Middle English merger of Old English dor (neuter; plural doru) "large door, gate," and Old English duru (fem., plural dura) "door, gate, wicket;" both from Proto-Germanic *dur- (source also of Old Saxon duru, Old Norse dyrr, Danish dør, Old Frisian dure, Old High German turi, German Tür), from PIE root *dhwer- "door, doorway." Middle English had both dure and dor; form dore predominated by 16c., but was supplanted by door.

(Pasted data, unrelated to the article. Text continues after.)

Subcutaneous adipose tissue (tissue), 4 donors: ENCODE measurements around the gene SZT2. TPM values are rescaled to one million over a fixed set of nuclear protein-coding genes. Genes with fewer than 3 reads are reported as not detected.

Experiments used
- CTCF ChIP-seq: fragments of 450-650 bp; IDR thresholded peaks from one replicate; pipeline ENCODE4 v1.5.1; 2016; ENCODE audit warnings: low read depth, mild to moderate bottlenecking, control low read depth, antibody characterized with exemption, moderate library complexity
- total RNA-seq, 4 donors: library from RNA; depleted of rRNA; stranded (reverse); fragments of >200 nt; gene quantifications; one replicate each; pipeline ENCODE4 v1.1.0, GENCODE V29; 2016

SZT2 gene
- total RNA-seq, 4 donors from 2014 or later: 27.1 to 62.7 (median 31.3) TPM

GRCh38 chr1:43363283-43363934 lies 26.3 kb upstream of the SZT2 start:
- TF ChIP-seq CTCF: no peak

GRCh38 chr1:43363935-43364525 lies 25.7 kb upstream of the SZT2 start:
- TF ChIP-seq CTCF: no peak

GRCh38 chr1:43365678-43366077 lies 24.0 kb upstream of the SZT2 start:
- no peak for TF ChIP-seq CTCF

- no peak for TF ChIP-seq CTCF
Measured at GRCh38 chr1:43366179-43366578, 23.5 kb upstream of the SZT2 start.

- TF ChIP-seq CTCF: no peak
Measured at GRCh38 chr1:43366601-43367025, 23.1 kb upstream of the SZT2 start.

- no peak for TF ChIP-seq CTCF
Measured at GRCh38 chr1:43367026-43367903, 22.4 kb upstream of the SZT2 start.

A door is what a dog is perpetually on the wrong side of. [Ogden Nash]
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